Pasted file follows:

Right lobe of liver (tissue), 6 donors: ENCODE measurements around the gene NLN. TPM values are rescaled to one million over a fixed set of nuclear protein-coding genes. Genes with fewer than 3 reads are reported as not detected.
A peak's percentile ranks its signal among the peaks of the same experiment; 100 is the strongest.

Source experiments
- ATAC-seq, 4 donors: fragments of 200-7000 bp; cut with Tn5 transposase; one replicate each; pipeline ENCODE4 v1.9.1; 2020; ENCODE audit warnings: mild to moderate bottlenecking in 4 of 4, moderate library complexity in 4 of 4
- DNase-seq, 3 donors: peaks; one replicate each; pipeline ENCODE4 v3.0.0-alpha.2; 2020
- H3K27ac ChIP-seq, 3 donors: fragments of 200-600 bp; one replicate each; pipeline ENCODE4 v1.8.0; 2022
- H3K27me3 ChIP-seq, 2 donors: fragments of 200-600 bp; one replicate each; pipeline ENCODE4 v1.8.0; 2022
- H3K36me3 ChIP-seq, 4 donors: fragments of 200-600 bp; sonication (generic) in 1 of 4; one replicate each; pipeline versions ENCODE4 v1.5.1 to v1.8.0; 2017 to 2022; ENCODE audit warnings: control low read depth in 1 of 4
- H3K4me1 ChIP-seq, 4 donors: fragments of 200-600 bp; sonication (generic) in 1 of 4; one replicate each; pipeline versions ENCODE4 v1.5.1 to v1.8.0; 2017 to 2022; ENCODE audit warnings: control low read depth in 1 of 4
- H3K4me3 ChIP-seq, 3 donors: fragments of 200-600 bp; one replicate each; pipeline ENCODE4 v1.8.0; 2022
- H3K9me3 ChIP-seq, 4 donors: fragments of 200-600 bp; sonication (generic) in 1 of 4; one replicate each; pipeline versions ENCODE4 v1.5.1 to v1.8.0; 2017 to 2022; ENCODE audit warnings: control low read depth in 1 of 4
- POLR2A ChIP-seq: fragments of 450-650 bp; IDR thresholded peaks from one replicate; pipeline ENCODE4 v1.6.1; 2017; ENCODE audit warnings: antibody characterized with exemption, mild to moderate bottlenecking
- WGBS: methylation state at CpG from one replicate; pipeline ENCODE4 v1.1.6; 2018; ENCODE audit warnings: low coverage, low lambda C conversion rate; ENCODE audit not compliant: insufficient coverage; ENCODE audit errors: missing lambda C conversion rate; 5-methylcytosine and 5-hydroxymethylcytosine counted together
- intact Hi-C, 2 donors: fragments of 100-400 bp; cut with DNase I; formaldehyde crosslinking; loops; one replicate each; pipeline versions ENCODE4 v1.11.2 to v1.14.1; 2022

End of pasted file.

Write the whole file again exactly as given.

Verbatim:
Right lobe of liver (tissue), 6 donors: ENCODE measurements around the gene NLN. TPM values are rescaled to one million over a fixed set of nuclear protein-coding genes. Genes with fewer than 3 reads are reported as not detected.
A peak's percentile ranks its signal among the peaks of the same experiment; 100 is the strongest.

Source experiments
- ATAC-seq, 4 donors: fragments of 200-7000 bp; cut with Tn5 transposase; one replicate each; pipeline ENCODE4 v1.9.1; 2020; ENCODE audit warnings: mild to moderate bottlenecking in 4 of 4, moderate library complexity in 4 of 4
- DNase-seq, 3 donors: peaks; one replicate each; pipeline ENCODE4 v3.0.0-alpha.2; 2020
- H3K27ac ChIP-seq, 3 donors: fragments of 200-600 bp; one replicate each; pipeline ENCODE4 v1.8.0; 2022
- H3K27me3 ChIP-seq, 2 donors: fragments of 200-600 bp; one replicate each; pipeline ENCODE4 v1.8.0; 2022
- H3K36me3 ChIP-seq, 4 donors: fragments of 200-600 bp; sonication (generic) in 1 of 4; one replicate each; pipeline versions ENCODE4 v1.5.1 to v1.8.0; 2017 to 2022; ENCODE audit warnings: control low read depth in 1 of 4
- H3K4me1 ChIP-seq, 4 donors: fragments of 200-600 bp; sonication (generic) in 1 of 4; one replicate each; pipeline versions ENCODE4 v1.5.1 to v1.8.0; 2017 to 2022; ENCODE audit warnings: control low read depth in 1 of 4
- H3K4me3 ChIP-seq, 3 donors: fragments of 200-600 bp; one replicate each; pipeline ENCODE4 v1.8.0; 2022
- H3K9me3 ChIP-seq, 4 donors: fragments of 200-600 bp; sonication (generic) in 1 of 4; one replicate each; pipeline versions ENCODE4 v1.5.1 to v1.8.0; 2017 to 2022; ENCODE audit warnings: control low read depth in 1 of 4
- POLR2A ChIP-seq: fragments of 450-650 bp; IDR thresholded peaks from one replicate; pipeline ENCODE4 v1.6.1; 2017; ENCODE audit warnings: antibody characterized with exemption, mild to moderate bottlenecking
- WGBS: methylation state at CpG from one replicate; pipeline ENCODE4 v1.1.6; 2018; ENCODE audit warnings: low coverage, low lambda C conversion rate; ENCODE audit not compliant: insufficient coverage; ENCODE audit errors: missing lambda C conversion rate; 5-methylcytosine and 5-hydroxymethylcytosine counted together
- intact Hi-C, 2 donors: fragments of 100-400 bp; cut with DNase I; formaldehyde crosslinking; loops; one replicate each; pipeline versions ENCODE4 v1.11.2 to v1.14.1; 2022